Thus all we need is to compute \mathop{c}(u,n+1) for all u and \mathop{c}(1,v) for all v. To simplify things, we will write R_u = \mathop{c}(u,n+1) and C_v = \mathop{c}(1,v), so we have

We will further define D_u = R_u - R_1 so this becomes

Using this, we can now compute the answer quickly.

All these sums can be computed in O(n) time each. So we now focus on computing all $R_u$s and $C_v$s.

# Computing all $C_v$s and $R_u$s

Our goal is to compute C_v for all n+1 \le v \le 2n. First, we will rearrange

to get

What this means is that for every two columns v and v', **the difference between two elements in the same row is constant.**

This fact is very useful. Let’s call this common difference \Delta[v,v']. This function has the following nice property (for any three columns v_1, v_2 and v_3):

This equation allows us to infer \Delta values between two columns based on existing ones. Namely, suppose we want to know \Delta[v_1,v_k]. If we can find a sequence of columns v_1, v_2, \ldots, v_k such that we know the \Delta for every two consecutive columns, then we can compute \Delta[v_1,v_k] as simply \Delta[v_1,v_2] + \Delta[v_2,v_3] + \ldots + \Delta[v_{k-1},v_k]!

We can view the \Delta[v,v'] relationships as a **graph** itself, say G. G is a graph with nodes \{n+1\ldots 2n\} and initially no edges. We we gradually add new edges (v,v') as we happen to discover new values \Delta[v,v']. From G, we can infer a value \Delta[v,v'] even if there is no edge from v to v', **as long as there is a path from v to v'**. Thus, if all nodes of G become connected, then we can infer every value of \Delta[v,v']!

To compute the $C_v$s themselves, we start from a C_v (= \mathop{c}(1,v)) that we already know. (Such a value must exist, otherwise the *uniqueness* guarantee is violated.) Then for any other column v', we can use the formula

C_{v'} = C_v + \Delta[v,v']. If G is connected, then all $C_v$s can be computed this way.

Checking connectivity is easy, as long as we start with a few $\Delta[v,v’]$s that we already know. But we can easily find such values. For example, let’s fix a row u, and let v_1,v_2,\ldots, v_k be the columns such that \mathop{c}(u,v_i) is known for all 1 \le i \le k. Then we can easily compute \Delta[v_i,v_j] for every pair 1 \le i, j \le k by taking the appropriate differences!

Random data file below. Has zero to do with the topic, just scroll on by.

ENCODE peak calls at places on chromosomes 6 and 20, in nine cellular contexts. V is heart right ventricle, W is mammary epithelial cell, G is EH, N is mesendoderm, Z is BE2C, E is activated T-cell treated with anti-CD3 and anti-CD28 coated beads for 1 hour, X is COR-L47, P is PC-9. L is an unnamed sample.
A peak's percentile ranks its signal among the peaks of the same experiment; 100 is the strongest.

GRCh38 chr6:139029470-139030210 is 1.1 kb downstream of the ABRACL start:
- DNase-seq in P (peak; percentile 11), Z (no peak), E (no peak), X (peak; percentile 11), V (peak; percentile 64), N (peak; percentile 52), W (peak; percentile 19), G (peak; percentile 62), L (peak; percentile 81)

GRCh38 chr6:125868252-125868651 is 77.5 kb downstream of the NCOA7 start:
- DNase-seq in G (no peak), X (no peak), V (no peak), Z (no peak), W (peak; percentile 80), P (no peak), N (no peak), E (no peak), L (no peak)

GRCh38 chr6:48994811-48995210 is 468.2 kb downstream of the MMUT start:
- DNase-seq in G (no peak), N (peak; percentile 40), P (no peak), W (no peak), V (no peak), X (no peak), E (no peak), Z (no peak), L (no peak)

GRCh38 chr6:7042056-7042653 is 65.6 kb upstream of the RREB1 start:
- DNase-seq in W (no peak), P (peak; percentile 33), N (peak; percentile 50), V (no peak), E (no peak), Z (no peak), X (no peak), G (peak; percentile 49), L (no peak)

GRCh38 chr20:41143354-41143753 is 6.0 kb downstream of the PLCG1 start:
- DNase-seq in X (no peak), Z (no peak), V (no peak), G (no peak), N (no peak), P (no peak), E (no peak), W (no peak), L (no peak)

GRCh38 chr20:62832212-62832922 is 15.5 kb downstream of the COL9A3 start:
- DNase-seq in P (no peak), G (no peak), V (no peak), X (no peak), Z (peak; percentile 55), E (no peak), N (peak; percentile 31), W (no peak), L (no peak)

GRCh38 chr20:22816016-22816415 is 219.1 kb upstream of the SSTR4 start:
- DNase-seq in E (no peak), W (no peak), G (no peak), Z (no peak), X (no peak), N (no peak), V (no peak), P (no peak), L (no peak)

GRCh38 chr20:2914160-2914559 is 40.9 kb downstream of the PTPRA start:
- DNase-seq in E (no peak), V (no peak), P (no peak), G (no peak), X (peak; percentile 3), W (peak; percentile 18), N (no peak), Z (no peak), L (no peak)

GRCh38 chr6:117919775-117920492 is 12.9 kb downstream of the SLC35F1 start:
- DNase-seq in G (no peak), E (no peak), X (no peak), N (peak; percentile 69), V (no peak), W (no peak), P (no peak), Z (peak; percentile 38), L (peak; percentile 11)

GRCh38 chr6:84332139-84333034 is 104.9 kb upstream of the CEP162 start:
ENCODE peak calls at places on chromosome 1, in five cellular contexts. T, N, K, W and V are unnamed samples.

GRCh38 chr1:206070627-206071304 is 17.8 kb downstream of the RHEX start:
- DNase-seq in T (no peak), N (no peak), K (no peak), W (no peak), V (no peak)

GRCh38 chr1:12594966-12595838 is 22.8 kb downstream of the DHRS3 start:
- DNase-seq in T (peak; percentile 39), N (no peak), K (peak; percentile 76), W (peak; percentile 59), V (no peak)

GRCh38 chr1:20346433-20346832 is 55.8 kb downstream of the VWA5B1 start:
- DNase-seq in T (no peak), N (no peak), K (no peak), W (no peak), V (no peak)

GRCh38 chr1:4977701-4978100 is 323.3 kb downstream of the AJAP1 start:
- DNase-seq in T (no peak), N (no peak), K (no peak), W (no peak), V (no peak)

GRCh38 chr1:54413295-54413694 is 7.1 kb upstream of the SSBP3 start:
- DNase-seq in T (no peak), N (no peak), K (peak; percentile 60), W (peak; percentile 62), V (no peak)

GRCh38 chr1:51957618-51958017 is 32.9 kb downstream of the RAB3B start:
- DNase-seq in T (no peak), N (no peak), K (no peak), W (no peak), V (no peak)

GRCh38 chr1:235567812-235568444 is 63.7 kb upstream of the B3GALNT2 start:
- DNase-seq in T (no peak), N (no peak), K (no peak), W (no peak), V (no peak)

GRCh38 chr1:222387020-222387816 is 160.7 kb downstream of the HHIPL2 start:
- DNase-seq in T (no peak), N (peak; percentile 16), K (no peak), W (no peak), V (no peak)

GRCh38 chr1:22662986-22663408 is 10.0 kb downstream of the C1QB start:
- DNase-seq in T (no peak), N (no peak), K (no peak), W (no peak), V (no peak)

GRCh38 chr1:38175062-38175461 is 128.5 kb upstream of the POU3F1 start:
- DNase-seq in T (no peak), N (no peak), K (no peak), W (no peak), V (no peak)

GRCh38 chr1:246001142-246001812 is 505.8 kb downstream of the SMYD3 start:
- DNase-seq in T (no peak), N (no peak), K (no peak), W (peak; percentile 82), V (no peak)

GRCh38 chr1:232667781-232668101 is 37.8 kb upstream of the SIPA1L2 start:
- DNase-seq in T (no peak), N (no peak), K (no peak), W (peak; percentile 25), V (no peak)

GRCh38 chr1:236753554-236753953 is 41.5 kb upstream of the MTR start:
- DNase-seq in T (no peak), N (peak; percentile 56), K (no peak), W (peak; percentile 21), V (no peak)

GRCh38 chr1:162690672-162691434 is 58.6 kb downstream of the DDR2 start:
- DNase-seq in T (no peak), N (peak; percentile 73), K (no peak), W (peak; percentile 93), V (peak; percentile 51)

So our algorithm now to compute the $C_v$s would be:

- Initialize G to be a graph on nodes \{n+1,\ldots 2n\} with no edges.
- Find a known C_v (= \mathop{c}(1,v)), and call this v_{\text{start}}. It is guaranteed to exist.
- For every u \in \{1\ldots,n\}, let v_1,v_2,\ldots, v_k be the columns such that \mathop{c}(u,v_j) is known. Then for every 1 \le j \le k, add the edge (v_1,v_j) in G, with weight \mathop{c}(u,v_j) - \mathop{c}(u,v_1).
- Start a BFS/DFS from v_{\text{start}}. For each newly visited node v', we can then infer the value C_{v'} using the formula C_{v'} = C_v + \Delta[v,v'], where v is the parent of v' in the traversal.

Clearly this runs in O(E) time, and outputs the correct C_v values! (Note that in the third step, we only add the edges (v_1,v_j) and not (v_i,v_j) for other i, otherwise there might be around k^2/2 edges to add, which is \Theta(n^2) in the worst case.)

Computing all $R_u$s is similar and is symmetric to the C_v case. You just swap the roles of rows and columns. Thus, the overall algorithm runs in O(E)!

Note that you can also use a disjoint set forest to determine the $C_v$s. You just have to augment each number so that it stores the the \Delta value of itself with its parent in the disjoint set forest, and update it when needed.

### Time Complexity:

O(E)

### AUTHOR’S AND TESTER’S SOLUTIONS:

[setter][333]

[tester][444]

[editorialist][555]

[333]: The link is provided by admins after the contest ends and the solutions are uploaded on the CodeChef Server.

[444]: The link is provided by admins after the contest ends and the solutions are uploaded on the CodeChef Server.

[555]: The link is provided by admins after the contest ends and the solutions are uploaded on the CodeChef Server.